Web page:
Monday, April 08, 2013

Planning for next year's snow

Now's a good time to be planting up snowdrops. One extremely good reason is that they settle in better when planted "in the green." Another is that it's a lot easier to get your planting design worked out in practice. One of the big problems with planting dry bulbs is that you soon lose track of where they were planted and you end up either accidentally digging some of them up while planting the rest or ― worse ― planting them in serried rows like some old-fashioned municipal park. When you're planting in the green the leaves stick up out of the ground and you can check what pattern, if any, you're imposing.

When I moved into Railway Cuttings I made a big bed at the end of the garden, there to plant a damson tree underplanted with hardy geraniums, bluebells and snowdrops. By and large it works quite well as all three thicken up of their own accord, self-seeding where they're happy (and they seem to be a bit giddy down there!)

There's a nice easy way to plant snowdrops in the green: stick a pade into the ground; waggle it to and fro to create a slit in the soil; drop the snowdrops into the slit, 1-3 bulbs at a time, about two inches (5cm) apart. Then stamp down the sides of the slit to settle the bulbs in the soil. Now move the spade towards the centre of the line as if to create a T-shape but before you dig the spade in, rotate it slightly so that the new slit's something between 30° and 60° from the first one. The repeat until you've run out of either snowdrops or space. Don't worry that you're occassionally going back on yourself or crossing some of the existing lines of snowdrops: in moderation this is a good thing. If you find yourself naturally gravitating towards a herringbone pattern or a Catherine wheel-like circle ask yourself how much you're bothered about it. (I'm a bit peculiar about this sort of thing and get quite bothered about it; many wouldn't see what the fuss is about.) Whatever your decision on that one, this is quite a good way of creating a fairly natural looking pattern reasonably quickly: it takes a year or two for the lines to blur but the intersections between the slits naturally form clumps almost from the start. Five or six years in and it looks like the snowdrops did all the work themselves, which is nice.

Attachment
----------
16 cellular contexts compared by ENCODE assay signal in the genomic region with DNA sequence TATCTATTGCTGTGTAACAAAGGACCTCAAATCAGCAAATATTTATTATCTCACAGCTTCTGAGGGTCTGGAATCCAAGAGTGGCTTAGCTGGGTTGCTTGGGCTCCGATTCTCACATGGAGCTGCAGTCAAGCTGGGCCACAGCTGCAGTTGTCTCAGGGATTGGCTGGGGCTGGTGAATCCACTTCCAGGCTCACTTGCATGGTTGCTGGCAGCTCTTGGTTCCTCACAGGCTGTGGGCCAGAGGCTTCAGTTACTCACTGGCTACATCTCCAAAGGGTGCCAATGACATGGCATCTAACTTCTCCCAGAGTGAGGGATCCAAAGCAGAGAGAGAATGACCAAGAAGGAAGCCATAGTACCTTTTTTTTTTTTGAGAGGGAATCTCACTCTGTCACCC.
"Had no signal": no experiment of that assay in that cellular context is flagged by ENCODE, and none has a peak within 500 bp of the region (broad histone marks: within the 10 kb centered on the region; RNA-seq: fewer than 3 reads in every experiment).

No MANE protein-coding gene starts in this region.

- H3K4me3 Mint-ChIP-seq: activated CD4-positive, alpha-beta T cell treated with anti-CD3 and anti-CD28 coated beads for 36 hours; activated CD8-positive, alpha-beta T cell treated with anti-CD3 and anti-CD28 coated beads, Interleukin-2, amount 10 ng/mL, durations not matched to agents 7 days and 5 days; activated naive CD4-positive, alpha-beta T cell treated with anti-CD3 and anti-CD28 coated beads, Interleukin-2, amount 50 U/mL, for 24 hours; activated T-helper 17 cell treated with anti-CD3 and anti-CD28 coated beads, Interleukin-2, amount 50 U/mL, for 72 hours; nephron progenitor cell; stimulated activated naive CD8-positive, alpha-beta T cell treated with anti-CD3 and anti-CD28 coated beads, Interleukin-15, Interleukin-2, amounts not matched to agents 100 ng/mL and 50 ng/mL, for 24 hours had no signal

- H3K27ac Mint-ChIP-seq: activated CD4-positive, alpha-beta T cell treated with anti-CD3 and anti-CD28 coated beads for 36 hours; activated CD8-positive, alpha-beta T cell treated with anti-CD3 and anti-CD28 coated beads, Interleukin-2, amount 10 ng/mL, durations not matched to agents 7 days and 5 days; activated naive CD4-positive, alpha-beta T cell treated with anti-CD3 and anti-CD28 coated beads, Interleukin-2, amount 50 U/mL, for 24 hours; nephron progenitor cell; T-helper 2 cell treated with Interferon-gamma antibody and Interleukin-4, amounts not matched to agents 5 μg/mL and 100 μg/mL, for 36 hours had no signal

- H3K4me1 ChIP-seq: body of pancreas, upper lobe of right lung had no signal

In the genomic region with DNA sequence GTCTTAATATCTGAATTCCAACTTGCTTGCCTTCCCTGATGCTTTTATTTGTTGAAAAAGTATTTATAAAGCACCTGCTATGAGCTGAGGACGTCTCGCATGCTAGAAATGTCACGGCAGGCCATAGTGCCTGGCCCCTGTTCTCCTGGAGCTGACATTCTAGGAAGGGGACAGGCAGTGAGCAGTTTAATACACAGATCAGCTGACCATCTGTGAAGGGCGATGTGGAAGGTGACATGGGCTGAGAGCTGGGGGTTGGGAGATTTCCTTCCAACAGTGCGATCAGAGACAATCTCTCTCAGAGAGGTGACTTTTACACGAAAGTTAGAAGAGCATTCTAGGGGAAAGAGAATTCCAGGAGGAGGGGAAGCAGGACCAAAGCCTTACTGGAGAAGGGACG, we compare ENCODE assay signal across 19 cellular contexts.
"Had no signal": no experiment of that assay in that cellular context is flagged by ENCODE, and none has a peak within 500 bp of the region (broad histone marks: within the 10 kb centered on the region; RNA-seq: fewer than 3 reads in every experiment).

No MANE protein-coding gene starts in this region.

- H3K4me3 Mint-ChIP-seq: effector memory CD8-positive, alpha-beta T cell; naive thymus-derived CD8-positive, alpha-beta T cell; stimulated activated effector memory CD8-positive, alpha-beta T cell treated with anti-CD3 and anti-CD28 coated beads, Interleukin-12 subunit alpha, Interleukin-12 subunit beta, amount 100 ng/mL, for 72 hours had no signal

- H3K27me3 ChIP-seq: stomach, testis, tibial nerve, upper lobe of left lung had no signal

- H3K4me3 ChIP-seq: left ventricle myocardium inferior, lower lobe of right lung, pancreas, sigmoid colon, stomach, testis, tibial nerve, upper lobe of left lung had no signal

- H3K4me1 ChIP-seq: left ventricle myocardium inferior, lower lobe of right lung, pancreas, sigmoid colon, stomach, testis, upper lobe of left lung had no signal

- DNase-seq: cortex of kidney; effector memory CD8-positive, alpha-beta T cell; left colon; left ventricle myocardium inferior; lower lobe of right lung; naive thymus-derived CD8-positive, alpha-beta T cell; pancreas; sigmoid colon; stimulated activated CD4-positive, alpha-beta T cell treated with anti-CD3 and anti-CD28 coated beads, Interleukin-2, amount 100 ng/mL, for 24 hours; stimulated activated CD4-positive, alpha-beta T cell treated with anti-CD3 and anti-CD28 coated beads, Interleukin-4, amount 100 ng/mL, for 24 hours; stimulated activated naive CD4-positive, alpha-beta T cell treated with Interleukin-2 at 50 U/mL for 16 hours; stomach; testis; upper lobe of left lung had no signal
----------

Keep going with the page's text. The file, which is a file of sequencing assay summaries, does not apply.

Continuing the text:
libby said...

Are you feeling alright? this post is calm, reasoned, informative, sensible and gentle......has someone been watering down your medicine again?

Kevin Musgrove said...

It's been a long and harrowing week

Gadjo Dilo said...

Once again our lives mirror each other, Kevin. The year before last I planted a bagful of snowdrop bulbs I'd bought but only about a third survived and not all of those have managed to flower. My wife's country cousins, always eager to help, then started bringing me snowdrops 'in the green' that they'd dug up in the forest - yeah, I know, shouldn't do it, but they ABOUND there, and this country ain't Switzerland. They aclimatised immediately. Over the years I'll watch to see how shop-bought and savage divide up the territory between them.